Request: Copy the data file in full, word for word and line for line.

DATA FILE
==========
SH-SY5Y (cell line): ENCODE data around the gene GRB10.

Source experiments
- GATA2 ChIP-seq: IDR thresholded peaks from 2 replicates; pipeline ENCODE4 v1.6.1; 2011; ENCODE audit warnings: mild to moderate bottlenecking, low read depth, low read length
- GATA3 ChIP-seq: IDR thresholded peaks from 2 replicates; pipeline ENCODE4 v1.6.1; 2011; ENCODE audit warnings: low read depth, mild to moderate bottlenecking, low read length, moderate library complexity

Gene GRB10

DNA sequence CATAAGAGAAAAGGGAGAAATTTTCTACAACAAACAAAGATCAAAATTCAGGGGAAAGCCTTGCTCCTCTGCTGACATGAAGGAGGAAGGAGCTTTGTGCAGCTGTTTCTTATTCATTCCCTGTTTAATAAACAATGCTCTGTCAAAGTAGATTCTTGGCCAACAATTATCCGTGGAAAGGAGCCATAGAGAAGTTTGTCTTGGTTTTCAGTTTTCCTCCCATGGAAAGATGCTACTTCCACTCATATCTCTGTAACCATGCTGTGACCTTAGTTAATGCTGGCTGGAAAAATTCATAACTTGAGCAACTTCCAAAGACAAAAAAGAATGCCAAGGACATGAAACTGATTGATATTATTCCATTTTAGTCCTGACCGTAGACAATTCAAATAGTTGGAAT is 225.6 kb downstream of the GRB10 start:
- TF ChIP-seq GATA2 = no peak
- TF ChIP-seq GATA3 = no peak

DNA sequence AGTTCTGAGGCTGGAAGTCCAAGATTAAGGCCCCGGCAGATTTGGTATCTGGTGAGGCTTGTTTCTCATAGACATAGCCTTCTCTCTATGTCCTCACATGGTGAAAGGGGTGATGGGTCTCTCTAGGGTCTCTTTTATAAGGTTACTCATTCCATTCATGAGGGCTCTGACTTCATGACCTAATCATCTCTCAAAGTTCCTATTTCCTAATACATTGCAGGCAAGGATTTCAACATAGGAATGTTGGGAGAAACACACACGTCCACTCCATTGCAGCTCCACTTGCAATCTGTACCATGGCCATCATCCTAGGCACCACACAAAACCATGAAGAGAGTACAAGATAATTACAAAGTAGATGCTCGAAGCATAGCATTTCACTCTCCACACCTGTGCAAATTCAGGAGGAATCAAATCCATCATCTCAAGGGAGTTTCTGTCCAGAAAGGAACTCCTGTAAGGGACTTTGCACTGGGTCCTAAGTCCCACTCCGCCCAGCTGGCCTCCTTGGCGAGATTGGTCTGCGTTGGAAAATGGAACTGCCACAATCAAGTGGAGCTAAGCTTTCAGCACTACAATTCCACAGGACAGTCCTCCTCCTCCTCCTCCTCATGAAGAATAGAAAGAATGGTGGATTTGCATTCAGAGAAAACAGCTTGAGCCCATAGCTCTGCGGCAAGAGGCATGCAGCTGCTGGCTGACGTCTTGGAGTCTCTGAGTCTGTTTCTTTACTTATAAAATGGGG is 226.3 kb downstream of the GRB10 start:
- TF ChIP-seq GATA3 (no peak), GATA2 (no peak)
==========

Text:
SH-SY5Y (cell line): ENCODE data around the gene GRB10.

Source experiments
- GATA2 ChIP-seq: IDR thresholded peaks from 2 replicates; pipeline ENCODE4 v1.6.1; 2011; ENCODE audit warnings: mild to moderate bottlenecking, low read depth, low read length
- GATA3 ChIP-seq: IDR thresholded peaks from 2 replicates; pipeline ENCODE4 v1.6.1; 2011; ENCODE audit warnings: low read depth, mild to moderate bottlenecking, low read length, moderate library complexity

Gene GRB10

DNA sequence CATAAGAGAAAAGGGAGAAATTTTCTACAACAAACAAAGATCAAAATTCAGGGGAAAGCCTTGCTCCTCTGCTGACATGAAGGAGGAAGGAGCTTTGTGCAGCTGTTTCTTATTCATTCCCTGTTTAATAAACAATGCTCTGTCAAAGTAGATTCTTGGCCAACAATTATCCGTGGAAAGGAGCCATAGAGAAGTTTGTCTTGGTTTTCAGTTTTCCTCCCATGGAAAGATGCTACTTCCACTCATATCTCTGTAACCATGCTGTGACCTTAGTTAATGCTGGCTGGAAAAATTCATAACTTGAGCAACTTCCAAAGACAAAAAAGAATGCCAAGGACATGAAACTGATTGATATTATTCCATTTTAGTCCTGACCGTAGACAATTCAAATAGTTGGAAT is 225.6 kb downstream of the GRB10 start:
- TF ChIP-seq GATA2 = no peak
- TF ChIP-seq GATA3 = no peak

DNA sequence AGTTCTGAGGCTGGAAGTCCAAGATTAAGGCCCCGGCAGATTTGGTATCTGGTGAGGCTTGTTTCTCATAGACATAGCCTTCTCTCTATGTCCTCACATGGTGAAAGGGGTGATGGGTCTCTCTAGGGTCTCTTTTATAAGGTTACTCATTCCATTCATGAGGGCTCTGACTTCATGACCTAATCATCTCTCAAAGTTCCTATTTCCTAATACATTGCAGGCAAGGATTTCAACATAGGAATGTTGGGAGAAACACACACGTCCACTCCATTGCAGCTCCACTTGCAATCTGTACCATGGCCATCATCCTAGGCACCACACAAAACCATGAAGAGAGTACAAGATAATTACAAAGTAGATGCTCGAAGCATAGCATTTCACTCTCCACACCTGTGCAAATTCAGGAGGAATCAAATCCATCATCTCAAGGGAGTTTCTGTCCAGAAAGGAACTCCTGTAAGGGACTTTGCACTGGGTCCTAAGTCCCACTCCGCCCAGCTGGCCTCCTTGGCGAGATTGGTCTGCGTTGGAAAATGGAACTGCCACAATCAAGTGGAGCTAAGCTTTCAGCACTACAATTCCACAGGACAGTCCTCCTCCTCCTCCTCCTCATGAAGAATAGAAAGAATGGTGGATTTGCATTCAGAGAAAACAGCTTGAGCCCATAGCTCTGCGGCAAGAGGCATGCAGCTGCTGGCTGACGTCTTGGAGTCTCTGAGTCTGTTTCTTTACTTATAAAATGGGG is 226.3 kb downstream of the GRB10 start:
- TF ChIP-seq GATA3 (no peak), GATA2 (no peak)